- Associated Press - Sunday, September 27, 2015

LEPANTO, Ark. (AP) - East Poinsett County 10th-grader Heath Cavitt enjoys competing.

While an upcoming international assessment isn’t an athletic game, Cavitt, 15, said he still wants to excel on it.

Cavitt is among 42 East Poinsett County students who will represent Arkansas in the Program for International Student Assessment (PISA), The Jonesboro Sun (https://bit.ly/1JnIZTd ) reported.

“They selected East Poinsett County based on our social economic status,” Principal John Kelly said. “Multiple schools in Arkansas were selected, but it was at the discretion of the school on whether it participated.

“I personally believe this is going to reflect how well prepared our students are based on No Child Left Behind,” Kelly added. “These students under state guidance have been instructed under this act. They are the group with standards-based education.”

PISA is given every three years to measure 15-year-old students’ knowledge in reading, math and science literacy using questions that involve everyday situations, according to its website. Financial literacy will be added to this year’s test.

A provided sample question for the financial literacy exam displayed an invoice with students being asked to explain various parts of it.

The Organization for Economic Coordination and Development coordinates the assessment in 75 countries and educational jurisdictions with the U.S. Department of Education sponsoring U.S. participation. The results will be reported in December 2016.

PISA’s goal is to measure and compare the outcomes of learning. Kelly said it assesses how prepared students are for adult life. The results will show how well students are prepared, what skills they lack and compare that data to other countries and educational jurisdictions.

“Focusing on age 15 provides an opportunity to measure broad learning outcomes while all students across the many participating nations are still required to be in school,” according to PISA’s website. “Because years of education vary among countries and education systems, choosing an age-based sample makes comparisons across countries and education systems somewhat easier.”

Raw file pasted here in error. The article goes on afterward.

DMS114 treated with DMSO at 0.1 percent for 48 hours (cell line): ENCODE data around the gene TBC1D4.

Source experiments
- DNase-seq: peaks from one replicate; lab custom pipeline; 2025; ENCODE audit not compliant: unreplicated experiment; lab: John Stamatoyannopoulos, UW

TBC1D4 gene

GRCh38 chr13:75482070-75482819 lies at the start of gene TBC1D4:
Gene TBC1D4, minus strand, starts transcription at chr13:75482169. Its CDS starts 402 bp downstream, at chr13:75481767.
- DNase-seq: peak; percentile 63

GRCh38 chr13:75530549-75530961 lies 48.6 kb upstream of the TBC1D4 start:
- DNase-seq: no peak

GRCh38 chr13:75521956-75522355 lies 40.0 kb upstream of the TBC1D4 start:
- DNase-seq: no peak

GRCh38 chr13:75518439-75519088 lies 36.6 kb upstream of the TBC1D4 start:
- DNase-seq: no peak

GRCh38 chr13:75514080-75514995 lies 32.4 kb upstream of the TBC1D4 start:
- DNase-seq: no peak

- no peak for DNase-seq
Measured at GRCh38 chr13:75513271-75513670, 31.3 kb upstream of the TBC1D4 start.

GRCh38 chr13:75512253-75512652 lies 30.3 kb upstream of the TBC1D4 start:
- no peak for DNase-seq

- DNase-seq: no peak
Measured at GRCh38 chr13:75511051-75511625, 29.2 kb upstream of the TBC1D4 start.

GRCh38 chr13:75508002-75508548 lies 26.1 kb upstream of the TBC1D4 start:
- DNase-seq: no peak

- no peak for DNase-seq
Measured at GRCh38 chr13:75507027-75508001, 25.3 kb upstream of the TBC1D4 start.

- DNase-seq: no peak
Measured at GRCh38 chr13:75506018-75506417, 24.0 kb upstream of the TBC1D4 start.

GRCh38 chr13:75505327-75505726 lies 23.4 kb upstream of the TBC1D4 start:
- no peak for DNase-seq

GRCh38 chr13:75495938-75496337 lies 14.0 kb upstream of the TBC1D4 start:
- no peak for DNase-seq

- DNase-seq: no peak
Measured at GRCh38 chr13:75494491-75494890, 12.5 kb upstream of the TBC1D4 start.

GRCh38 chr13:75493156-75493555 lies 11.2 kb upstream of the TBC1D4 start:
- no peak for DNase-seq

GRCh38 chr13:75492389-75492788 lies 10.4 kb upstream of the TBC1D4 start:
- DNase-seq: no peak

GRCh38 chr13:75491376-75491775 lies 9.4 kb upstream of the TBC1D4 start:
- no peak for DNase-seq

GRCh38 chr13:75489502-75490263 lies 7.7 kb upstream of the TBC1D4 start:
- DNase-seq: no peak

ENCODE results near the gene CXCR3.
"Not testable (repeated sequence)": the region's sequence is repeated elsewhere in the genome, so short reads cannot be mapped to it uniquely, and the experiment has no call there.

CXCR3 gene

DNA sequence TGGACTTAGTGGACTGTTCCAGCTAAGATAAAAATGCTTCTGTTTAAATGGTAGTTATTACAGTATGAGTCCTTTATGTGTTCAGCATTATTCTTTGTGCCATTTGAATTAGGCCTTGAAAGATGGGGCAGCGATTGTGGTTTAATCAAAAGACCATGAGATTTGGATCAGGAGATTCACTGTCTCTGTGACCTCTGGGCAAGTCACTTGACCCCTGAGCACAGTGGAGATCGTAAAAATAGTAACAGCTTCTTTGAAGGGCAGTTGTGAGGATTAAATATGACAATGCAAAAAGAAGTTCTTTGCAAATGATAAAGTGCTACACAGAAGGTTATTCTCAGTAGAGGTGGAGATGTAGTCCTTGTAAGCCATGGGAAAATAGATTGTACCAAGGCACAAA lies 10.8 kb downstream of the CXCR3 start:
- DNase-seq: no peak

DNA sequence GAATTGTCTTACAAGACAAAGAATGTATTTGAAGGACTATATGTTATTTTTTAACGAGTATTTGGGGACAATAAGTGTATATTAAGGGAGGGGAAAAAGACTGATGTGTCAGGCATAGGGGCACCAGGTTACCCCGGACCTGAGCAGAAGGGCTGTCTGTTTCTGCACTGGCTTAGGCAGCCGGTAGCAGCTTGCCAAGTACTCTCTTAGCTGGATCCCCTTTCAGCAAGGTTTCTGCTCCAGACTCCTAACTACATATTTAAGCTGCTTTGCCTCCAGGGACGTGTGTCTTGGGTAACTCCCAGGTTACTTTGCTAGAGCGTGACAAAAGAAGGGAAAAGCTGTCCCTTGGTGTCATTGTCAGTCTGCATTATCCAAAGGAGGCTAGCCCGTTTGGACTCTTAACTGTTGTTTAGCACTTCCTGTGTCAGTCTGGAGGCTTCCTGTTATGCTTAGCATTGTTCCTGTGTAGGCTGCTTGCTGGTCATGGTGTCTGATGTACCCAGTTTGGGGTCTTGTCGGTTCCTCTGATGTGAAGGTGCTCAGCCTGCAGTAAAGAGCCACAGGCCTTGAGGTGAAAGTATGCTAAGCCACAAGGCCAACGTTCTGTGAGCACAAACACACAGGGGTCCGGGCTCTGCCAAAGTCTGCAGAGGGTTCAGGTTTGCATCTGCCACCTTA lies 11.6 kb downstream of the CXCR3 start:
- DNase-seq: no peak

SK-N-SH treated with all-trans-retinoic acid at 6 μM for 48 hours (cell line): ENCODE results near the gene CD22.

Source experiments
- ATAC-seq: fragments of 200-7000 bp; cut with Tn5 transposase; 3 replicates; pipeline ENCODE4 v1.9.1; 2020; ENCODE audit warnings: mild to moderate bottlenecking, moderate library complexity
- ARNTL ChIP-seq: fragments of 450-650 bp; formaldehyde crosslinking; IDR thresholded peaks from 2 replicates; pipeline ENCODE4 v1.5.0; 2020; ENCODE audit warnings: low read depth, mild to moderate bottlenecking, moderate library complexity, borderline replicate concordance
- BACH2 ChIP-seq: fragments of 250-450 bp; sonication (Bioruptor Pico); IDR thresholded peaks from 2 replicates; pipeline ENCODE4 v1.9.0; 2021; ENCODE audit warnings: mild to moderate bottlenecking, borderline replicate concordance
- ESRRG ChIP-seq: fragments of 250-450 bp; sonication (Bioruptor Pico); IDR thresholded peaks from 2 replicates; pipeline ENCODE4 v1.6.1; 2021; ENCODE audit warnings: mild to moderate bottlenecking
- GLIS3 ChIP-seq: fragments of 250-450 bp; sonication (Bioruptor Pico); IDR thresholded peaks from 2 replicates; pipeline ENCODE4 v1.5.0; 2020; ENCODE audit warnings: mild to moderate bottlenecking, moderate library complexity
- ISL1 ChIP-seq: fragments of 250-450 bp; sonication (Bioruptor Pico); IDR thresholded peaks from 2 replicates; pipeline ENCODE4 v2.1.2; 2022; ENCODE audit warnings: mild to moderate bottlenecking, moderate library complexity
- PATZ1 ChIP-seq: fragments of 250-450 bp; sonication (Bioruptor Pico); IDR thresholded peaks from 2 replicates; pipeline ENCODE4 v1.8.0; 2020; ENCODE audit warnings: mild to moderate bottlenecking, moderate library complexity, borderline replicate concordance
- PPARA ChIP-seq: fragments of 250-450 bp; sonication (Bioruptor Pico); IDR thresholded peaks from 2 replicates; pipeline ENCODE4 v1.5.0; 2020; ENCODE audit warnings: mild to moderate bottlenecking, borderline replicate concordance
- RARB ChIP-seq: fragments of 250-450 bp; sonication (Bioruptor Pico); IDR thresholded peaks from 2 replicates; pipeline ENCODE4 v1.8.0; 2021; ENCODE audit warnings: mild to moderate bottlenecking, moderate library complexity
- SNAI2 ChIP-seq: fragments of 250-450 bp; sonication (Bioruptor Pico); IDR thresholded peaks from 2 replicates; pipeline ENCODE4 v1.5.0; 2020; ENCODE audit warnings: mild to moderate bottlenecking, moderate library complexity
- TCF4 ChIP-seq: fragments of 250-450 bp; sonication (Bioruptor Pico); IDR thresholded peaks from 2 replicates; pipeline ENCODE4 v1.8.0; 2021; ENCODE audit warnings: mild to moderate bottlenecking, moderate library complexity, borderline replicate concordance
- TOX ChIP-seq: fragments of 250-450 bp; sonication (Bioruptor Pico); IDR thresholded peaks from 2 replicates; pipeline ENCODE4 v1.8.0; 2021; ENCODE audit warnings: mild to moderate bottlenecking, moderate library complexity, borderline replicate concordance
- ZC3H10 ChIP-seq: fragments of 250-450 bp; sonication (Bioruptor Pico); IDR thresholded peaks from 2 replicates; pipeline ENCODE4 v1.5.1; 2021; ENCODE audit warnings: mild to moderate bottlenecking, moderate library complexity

Individual scores are confidential, but Kelly said the school will receive comparative numbers to show how its students compare with others.

The East Poinsett County School District has 331 students in kindergarten through 12th grade. Kelly said the participating students were randomly selected from the 56 who qualified for PISA.

These students will meet Tuesday with PISA officials for a pre-assessment visit before they take the test on Oct. 22. It will take three hours to complete, and 11 students will be also asked to take a one-hour financial literacy assessment.

Cavitt’s mother is a banker. He said she has taught him some about checking and savings accounts so he feels somewhat comfortable taking a financial literacy exam. However, he feels he still has a lot to learn.

Cavitt and other participants will be rewarded for their efforts.

Schools that participate will receive $200 while each participating student will receive $25. Students who take the financial literacy assessment will earn an additional $15.

Each student will also receive a certificate from the U.S. Department of Education for four hours of volunteer service. East Poinsett County allows students who complete 75 hours in grades 9-12 to receive one academic credit that counts toward graduation.

The school’s participation has been well received by its patrons, Kelly said.

“We feel honored to be selected,” he added, “and to be a part of the world’s largest study.”


Information from: The Jonesboro Sun, https://www.jonesborosun.com

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